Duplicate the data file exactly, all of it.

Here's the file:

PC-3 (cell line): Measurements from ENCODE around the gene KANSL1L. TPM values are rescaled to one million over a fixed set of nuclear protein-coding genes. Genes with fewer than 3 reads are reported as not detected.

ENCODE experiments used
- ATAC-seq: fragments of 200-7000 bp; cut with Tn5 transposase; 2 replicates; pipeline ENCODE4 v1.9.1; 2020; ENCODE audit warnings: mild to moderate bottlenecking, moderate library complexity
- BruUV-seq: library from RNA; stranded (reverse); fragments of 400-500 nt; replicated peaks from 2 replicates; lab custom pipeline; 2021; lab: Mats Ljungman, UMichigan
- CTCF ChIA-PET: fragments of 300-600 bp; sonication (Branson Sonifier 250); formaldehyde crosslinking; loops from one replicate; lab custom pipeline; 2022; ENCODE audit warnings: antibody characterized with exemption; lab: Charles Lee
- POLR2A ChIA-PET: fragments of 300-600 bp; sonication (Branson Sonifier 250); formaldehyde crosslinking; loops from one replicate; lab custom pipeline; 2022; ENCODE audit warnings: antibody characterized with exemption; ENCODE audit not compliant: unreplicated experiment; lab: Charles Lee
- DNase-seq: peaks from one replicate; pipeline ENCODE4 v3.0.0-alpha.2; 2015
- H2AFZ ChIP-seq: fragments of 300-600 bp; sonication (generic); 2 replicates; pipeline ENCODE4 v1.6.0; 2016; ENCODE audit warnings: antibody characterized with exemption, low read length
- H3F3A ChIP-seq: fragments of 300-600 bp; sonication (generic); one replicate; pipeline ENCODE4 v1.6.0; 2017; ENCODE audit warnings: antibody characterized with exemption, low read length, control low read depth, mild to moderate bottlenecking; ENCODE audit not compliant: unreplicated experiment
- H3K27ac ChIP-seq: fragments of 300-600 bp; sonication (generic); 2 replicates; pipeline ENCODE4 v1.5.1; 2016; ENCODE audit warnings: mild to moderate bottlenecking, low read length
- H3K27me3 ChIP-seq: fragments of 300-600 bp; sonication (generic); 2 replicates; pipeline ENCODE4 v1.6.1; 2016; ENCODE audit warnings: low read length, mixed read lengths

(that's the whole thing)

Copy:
PC-3 (cell line): Measurements from ENCODE around the gene KANSL1L. TPM values are rescaled to one million over a fixed set of nuclear protein-coding genes. Genes with fewer than 3 reads are reported as not detected.

ENCODE experiments used
- ATAC-seq: fragments of 200-7000 bp; cut with Tn5 transposase; 2 replicates; pipeline ENCODE4 v1.9.1; 2020; ENCODE audit warnings: mild to moderate bottlenecking, moderate library complexity
- BruUV-seq: library from RNA; stranded (reverse); fragments of 400-500 nt; replicated peaks from 2 replicates; lab custom pipeline; 2021; lab: Mats Ljungman, UMichigan
- CTCF ChIA-PET: fragments of 300-600 bp; sonication (Branson Sonifier 250); formaldehyde crosslinking; loops from one replicate; lab custom pipeline; 2022; ENCODE audit warnings: antibody characterized with exemption; lab: Charles Lee
- POLR2A ChIA-PET: fragments of 300-600 bp; sonication (Branson Sonifier 250); formaldehyde crosslinking; loops from one replicate; lab custom pipeline; 2022; ENCODE audit warnings: antibody characterized with exemption; ENCODE audit not compliant: unreplicated experiment; lab: Charles Lee
- DNase-seq: peaks from one replicate; pipeline ENCODE4 v3.0.0-alpha.2; 2015
- H2AFZ ChIP-seq: fragments of 300-600 bp; sonication (generic); 2 replicates; pipeline ENCODE4 v1.6.0; 2016; ENCODE audit warnings: antibody characterized with exemption, low read length
- H3F3A ChIP-seq: fragments of 300-600 bp; sonication (generic); one replicate; pipeline ENCODE4 v1.6.0; 2017; ENCODE audit warnings: antibody characterized with exemption, low read length, control low read depth, mild to moderate bottlenecking; ENCODE audit not compliant: unreplicated experiment
- H3K27ac ChIP-seq: fragments of 300-600 bp; sonication (generic); 2 replicates; pipeline ENCODE4 v1.5.1; 2016; ENCODE audit warnings: mild to moderate bottlenecking, low read length
- H3K27me3 ChIP-seq: fragments of 300-600 bp; sonication (generic); 2 replicates; pipeline ENCODE4 v1.6.1; 2016; ENCODE audit warnings: low read length, mixed read lengths